The emphasis on patrikinsmen in the social organization of St. Lawrence Island is evident in marriage, residence, kinship terminologies, extraction crews, distribution networks, and dance teams. The clans sit at the center of these customs. Hughes (1950, 1984) analyzes the kinship terminologies that are employed on St. Lawrence Island as a type commonly associated with unilineal descent systems and called an "Iroquoian" variant (Murdock 1949; Driver 1956; Jorgensen 1980). In this system, the cross-cousins (mother's brother's children and father's sister's children) are addressed by the same term. Mild joking relations obtain between cross-cousins. None of the helpful relations that obtain among siblings and cousins in Unalakleet and Wainwright obtain between cross-cousins in Gambell.
Distinctive terms are used for each set of parallel cousins (one term for father's brother's children and another term for mother's sister's children). Both of these relations are helpful, similar to the relations among siblings and cousins (cross- and/or parallel) in Unalakleet and Wainwright. But one of the parallel relations is important over all othersâthe connection between a male and his father's brother's children. It is on this relationship, in conjunction with sibling bonds, that walrus crews, sealing crews, whaling crews, egg-collecting crews, young-bird-collecting crews, and other crucial subsistence activities are built. As Hughes (1984: 268) says, this relationship "is the cornerstone of the patrilineal descent group." Collective terms for an entire group of patrilateral parallel cousins are employed, which gloss to "those that have the same flesh" (Hughes 1984: 268). And when patrilateral parallel cousins address or refer to one another, they often use sibling terms rather than cousin terms.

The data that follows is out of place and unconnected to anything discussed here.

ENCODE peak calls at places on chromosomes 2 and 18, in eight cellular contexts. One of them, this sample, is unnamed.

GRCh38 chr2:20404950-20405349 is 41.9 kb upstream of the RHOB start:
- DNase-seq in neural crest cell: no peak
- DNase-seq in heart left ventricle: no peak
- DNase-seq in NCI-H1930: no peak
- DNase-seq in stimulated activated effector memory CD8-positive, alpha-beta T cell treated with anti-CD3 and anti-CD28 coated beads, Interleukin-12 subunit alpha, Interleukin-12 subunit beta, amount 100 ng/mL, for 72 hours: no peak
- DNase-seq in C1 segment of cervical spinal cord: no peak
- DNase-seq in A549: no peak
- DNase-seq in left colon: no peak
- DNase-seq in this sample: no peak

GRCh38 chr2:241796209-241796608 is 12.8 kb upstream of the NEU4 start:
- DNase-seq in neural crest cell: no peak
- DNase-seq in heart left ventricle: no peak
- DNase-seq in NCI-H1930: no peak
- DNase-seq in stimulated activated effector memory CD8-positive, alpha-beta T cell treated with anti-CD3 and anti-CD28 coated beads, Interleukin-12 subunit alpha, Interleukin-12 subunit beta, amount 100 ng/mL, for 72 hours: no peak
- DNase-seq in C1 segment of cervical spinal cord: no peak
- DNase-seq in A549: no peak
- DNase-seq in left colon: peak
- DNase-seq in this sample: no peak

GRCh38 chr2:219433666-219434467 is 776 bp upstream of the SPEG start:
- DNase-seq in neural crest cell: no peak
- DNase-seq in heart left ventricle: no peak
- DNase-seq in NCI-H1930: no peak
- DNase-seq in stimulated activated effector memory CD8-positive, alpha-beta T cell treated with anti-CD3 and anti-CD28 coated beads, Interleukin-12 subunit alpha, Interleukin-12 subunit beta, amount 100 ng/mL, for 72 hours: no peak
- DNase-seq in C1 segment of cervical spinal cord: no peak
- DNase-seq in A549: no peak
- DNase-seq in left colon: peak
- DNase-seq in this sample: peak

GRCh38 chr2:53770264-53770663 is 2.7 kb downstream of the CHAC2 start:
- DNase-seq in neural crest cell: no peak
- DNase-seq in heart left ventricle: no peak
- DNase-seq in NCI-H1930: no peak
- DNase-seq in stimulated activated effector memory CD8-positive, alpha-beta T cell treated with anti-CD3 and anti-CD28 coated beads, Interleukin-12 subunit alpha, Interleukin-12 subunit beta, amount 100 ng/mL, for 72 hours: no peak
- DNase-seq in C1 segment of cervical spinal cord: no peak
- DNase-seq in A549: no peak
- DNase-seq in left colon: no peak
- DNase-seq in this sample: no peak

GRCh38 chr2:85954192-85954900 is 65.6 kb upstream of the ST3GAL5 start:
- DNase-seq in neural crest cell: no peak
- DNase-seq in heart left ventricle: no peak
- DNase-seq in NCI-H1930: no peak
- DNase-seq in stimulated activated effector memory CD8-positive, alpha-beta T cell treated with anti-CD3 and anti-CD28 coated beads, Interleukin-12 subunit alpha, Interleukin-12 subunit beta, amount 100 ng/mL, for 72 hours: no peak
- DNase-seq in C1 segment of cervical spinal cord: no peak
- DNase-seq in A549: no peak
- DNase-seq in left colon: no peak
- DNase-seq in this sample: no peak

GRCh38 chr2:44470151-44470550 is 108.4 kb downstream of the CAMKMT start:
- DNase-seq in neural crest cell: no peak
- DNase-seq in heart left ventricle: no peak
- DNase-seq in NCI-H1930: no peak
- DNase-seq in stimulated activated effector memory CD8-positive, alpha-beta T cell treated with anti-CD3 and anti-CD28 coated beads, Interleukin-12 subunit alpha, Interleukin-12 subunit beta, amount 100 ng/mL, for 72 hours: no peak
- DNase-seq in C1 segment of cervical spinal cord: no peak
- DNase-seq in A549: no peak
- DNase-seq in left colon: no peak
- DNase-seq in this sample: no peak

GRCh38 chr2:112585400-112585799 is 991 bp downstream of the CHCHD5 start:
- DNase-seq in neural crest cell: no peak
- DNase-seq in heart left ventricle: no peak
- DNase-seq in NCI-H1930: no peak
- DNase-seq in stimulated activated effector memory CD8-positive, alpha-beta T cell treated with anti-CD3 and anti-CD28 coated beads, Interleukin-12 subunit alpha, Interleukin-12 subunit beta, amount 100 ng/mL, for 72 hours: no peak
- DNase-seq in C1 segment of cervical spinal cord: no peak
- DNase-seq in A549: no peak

Separate terms are used for each of the following: mother's brother, father's brother, mother's sister, and father's sister. Separate terms are also used for brother's children and sister's children. Terminologies of this type are classified as "bifurcate collateral" and correlate strongly and positively with unilineal descent systems (Murdock 1949; Driver 1956; Jorgensen 1980). Persons who stand in patrilineal relationships are marked by more terms with which more explicit behaviors are associated than is true, say, for maternal relatives. The latter enter a person's life less regularly than do paternal relatives.